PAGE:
Life's Great Mysteries
It’s been said that there are Three Great Mysteries: Air to a bird, water to a fish, and being to humans.
Like the birds flying in a vast ocean of air, and the fish swimming in rivers, lakes and seas of water, humans are submerged in the vastness of beingness, for the most part unaware of who or what they are. Ask someone who they are and they’ll probably tell you their name. Ask who they are in the world and you’ll most likely hear their profession. It’s not that we’re stupid, it’s that “being” isn’t spoken of much in Western cultures. We are more into “doing”.
We usually know how or what to do in a situation, but we don’t know much about being. We’re taught to “be” quiet as children. But that’s really means “do” quiet, which is the opposite of doing noisy.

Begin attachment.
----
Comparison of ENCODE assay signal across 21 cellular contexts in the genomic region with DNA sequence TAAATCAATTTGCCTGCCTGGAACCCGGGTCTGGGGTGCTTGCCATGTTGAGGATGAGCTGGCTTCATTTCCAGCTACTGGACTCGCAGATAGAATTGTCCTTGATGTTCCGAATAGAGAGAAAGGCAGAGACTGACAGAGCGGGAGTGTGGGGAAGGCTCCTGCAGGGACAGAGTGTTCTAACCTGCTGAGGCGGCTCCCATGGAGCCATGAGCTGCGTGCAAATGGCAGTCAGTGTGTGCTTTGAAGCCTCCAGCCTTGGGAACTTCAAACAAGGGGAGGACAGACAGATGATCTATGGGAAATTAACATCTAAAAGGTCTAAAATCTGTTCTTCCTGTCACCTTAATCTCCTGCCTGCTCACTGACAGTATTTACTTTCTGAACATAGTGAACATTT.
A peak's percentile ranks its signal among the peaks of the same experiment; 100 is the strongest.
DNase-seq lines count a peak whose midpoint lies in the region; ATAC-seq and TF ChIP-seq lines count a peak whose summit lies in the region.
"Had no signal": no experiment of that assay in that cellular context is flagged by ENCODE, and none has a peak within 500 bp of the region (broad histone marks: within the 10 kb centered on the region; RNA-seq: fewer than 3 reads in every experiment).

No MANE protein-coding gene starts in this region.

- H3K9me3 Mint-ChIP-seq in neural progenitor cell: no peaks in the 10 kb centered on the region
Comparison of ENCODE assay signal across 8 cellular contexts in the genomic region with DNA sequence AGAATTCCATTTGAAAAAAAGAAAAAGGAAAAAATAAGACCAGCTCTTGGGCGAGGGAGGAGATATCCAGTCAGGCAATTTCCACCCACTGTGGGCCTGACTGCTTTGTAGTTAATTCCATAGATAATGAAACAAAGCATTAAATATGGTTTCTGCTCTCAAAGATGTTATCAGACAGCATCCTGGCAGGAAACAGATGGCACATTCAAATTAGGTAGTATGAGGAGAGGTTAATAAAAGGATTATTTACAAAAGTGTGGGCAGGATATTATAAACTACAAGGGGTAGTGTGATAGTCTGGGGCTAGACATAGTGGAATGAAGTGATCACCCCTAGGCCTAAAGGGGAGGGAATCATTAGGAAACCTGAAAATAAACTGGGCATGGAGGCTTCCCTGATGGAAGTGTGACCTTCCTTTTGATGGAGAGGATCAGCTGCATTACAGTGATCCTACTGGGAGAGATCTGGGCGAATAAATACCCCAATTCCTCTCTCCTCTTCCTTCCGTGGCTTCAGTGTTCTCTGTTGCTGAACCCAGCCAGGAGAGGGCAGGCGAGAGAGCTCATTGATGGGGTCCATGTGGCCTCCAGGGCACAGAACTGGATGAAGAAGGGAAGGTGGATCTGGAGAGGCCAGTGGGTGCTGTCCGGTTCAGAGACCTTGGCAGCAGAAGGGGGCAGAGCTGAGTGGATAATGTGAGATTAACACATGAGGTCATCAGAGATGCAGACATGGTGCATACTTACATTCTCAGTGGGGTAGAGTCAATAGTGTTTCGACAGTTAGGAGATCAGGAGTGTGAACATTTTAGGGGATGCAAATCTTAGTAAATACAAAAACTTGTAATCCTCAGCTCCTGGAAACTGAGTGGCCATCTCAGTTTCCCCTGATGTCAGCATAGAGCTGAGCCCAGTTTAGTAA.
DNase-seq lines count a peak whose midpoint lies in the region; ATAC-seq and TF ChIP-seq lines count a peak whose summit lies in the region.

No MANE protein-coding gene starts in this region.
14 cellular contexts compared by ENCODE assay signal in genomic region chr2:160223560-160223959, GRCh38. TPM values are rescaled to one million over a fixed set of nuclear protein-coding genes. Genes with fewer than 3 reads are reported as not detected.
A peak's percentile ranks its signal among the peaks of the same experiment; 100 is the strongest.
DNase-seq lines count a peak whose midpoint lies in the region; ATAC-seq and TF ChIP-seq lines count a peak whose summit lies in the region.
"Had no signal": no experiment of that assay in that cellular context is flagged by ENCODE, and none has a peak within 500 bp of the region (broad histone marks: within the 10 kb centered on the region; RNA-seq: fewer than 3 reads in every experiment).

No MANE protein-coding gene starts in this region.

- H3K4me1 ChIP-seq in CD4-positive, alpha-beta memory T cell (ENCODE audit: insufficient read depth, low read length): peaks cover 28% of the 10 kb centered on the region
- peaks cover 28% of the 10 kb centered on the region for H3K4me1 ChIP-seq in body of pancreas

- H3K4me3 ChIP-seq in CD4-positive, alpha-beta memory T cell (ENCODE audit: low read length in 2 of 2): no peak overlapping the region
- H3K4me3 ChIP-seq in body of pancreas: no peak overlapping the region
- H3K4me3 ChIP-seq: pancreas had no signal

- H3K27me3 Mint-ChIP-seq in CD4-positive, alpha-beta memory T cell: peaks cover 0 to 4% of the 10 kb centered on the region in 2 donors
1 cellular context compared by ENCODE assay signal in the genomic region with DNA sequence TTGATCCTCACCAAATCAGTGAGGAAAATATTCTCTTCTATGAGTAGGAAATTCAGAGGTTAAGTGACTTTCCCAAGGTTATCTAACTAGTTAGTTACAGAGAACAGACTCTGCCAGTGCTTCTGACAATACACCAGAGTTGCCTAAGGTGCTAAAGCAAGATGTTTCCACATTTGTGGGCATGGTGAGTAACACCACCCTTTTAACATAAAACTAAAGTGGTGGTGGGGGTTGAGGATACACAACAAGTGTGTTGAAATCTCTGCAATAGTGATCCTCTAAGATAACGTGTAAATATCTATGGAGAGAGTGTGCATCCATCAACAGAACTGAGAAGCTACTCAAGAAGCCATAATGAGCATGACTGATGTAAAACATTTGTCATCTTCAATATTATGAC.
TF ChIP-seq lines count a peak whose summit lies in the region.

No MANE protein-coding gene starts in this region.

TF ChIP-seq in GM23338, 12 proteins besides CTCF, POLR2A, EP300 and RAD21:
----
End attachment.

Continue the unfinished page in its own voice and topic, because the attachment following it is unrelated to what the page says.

Our understanding of what life is usually sounds like an unending series of people, objects, and events coming at us. We spend all day and night reacting and responding to all of this incoming data.
Being is the vessel that holds all that we are. This is how I am willing to live:
"I would like to live like a river flows, carried by the surprise of its own unfolding."
I had the pleasure of meeting the late Irish philosopher/poet John O'Donohue. He had come to Nevada City with the Irish/English poet David Whyte to speak. Here is David reciting Derek Walcott's "Love After Love".
Mr. Whyte will be showing up more as we move along.
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